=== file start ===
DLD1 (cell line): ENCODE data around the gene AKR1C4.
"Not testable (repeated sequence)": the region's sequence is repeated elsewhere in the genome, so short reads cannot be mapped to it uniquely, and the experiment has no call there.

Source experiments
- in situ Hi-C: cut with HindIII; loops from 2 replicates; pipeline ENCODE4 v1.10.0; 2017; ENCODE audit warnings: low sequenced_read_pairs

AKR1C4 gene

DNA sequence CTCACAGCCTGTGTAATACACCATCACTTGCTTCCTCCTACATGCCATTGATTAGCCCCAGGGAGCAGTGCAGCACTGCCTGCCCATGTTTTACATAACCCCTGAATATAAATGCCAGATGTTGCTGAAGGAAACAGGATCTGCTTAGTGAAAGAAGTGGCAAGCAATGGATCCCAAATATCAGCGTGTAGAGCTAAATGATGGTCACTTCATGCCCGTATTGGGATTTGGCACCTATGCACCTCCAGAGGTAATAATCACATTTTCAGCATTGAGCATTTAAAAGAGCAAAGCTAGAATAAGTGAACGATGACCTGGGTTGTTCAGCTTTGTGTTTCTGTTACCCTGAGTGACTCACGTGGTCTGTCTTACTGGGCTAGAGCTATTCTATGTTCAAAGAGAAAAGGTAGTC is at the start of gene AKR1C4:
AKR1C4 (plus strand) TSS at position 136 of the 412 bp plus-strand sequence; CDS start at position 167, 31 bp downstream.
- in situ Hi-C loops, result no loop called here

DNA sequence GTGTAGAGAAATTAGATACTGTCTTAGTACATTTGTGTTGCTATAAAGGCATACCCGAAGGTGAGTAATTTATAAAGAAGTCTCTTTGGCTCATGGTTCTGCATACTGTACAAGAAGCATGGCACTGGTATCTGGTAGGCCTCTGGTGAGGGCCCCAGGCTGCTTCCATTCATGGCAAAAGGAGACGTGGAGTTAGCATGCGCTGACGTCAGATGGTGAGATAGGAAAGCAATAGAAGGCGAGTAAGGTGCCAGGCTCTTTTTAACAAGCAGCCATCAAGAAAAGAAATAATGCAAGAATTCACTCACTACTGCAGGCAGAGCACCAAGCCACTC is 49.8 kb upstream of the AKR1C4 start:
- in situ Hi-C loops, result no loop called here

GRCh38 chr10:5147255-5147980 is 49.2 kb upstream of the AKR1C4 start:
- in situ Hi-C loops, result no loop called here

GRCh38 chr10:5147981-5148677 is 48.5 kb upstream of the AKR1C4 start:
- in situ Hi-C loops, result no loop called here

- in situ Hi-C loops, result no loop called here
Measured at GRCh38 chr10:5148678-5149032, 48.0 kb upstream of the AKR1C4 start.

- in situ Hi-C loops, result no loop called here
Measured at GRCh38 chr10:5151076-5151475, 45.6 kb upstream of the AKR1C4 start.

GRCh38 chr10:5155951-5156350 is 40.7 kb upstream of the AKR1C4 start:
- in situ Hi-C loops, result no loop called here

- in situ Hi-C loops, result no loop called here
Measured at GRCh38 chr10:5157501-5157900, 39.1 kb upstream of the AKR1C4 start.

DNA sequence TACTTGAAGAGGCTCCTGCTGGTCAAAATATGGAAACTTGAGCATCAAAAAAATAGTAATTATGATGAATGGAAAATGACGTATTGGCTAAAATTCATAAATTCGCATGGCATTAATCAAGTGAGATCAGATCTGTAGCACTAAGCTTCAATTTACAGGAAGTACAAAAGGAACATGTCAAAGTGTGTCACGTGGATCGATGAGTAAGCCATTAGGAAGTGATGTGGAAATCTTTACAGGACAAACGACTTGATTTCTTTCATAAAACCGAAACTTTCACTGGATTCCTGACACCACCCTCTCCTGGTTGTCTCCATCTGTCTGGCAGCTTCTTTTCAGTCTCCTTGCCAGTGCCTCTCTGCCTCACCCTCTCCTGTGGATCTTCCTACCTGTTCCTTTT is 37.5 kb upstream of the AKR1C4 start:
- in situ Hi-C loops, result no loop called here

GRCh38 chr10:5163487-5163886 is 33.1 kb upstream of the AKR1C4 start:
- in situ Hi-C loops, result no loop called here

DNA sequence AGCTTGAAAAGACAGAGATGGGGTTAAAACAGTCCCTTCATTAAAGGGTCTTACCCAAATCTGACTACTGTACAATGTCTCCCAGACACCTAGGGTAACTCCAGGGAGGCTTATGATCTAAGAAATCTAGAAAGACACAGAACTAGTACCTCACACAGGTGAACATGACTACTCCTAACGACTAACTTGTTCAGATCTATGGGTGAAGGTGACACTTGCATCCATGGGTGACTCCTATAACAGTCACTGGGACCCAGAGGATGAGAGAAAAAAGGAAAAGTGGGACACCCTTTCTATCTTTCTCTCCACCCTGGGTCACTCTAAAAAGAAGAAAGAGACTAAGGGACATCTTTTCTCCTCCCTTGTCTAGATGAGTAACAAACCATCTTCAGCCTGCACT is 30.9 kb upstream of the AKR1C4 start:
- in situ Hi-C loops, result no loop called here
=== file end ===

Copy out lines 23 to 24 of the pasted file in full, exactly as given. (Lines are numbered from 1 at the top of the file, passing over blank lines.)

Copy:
DNA sequence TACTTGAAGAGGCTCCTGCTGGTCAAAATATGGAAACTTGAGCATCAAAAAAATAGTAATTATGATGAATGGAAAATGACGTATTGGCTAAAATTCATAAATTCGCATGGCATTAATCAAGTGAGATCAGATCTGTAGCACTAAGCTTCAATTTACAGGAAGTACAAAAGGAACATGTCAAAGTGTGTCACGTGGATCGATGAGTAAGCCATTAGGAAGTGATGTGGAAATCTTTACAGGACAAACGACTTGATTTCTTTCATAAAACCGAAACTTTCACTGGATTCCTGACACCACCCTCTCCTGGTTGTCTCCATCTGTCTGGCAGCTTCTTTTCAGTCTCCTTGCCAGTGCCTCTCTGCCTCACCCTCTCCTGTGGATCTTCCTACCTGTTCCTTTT is 37.5 kb upstream of the AKR1C4 start:
- in situ Hi-C loops, result no loop called here